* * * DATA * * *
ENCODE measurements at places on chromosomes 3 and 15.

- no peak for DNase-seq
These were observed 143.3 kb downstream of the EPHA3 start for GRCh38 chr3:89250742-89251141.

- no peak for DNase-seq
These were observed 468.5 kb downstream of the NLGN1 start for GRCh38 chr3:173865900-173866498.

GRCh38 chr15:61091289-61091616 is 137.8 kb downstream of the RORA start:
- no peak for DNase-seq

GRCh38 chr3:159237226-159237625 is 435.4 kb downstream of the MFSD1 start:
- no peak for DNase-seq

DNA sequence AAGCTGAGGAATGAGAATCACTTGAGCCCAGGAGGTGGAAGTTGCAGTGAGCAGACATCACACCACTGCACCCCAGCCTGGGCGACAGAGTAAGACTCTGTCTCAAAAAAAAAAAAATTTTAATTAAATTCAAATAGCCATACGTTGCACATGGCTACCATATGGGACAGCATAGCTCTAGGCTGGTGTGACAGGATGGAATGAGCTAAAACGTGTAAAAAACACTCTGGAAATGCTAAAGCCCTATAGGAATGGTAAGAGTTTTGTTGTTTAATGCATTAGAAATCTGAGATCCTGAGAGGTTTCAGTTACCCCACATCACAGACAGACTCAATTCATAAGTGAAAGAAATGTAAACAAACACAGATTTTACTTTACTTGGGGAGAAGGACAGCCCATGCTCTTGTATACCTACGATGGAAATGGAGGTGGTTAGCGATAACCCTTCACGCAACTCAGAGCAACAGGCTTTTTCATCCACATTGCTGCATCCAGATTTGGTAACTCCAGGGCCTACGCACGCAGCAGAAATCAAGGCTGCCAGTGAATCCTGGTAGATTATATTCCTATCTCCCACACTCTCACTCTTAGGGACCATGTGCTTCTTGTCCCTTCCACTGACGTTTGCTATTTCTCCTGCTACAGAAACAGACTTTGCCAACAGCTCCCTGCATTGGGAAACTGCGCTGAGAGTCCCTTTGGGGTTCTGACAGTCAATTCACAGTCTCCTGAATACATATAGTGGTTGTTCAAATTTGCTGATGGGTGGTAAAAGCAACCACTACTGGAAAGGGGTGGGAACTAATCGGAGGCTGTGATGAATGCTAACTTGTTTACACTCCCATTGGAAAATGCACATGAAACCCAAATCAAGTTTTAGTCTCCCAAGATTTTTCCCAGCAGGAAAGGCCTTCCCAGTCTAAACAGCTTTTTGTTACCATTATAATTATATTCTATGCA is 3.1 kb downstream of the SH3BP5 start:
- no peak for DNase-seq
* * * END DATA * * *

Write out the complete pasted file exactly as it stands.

ENCODE measurements at places on chromosomes 3 and 15.

- no peak for DNase-seq
These were observed 143.3 kb downstream of the EPHA3 start for GRCh38 chr3:89250742-89251141.

- no peak for DNase-seq
These were observed 468.5 kb downstream of the NLGN1 start for GRCh38 chr3:173865900-173866498.

GRCh38 chr15:61091289-61091616 is 137.8 kb downstream of the RORA start:
- no peak for DNase-seq

GRCh38 chr3:159237226-159237625 is 435.4 kb downstream of the MFSD1 start:
- no peak for DNase-seq

DNA sequence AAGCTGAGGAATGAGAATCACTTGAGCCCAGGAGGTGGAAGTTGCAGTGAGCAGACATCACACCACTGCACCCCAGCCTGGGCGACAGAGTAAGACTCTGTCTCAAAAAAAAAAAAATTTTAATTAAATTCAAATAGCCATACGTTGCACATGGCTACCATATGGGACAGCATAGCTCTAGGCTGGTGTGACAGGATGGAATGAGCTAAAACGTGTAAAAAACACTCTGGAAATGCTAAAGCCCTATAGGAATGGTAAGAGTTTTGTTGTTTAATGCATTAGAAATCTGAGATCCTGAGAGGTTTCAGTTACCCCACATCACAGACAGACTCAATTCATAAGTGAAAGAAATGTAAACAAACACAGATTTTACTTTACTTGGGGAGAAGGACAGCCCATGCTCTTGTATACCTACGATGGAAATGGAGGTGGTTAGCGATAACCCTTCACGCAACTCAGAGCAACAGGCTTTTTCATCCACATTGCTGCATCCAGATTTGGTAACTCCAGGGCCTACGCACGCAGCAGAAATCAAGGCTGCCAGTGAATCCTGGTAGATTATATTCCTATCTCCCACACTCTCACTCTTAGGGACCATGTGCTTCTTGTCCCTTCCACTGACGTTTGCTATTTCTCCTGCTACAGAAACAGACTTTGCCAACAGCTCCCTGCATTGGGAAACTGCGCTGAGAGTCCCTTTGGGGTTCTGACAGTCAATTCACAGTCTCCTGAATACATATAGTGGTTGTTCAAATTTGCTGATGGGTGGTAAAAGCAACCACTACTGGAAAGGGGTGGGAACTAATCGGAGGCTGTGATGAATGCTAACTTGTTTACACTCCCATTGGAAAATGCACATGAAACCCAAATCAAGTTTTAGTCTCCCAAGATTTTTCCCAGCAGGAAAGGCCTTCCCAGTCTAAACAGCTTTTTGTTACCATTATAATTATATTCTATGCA is 3.1 kb downstream of the SH3BP5 start:
- no peak for DNase-seq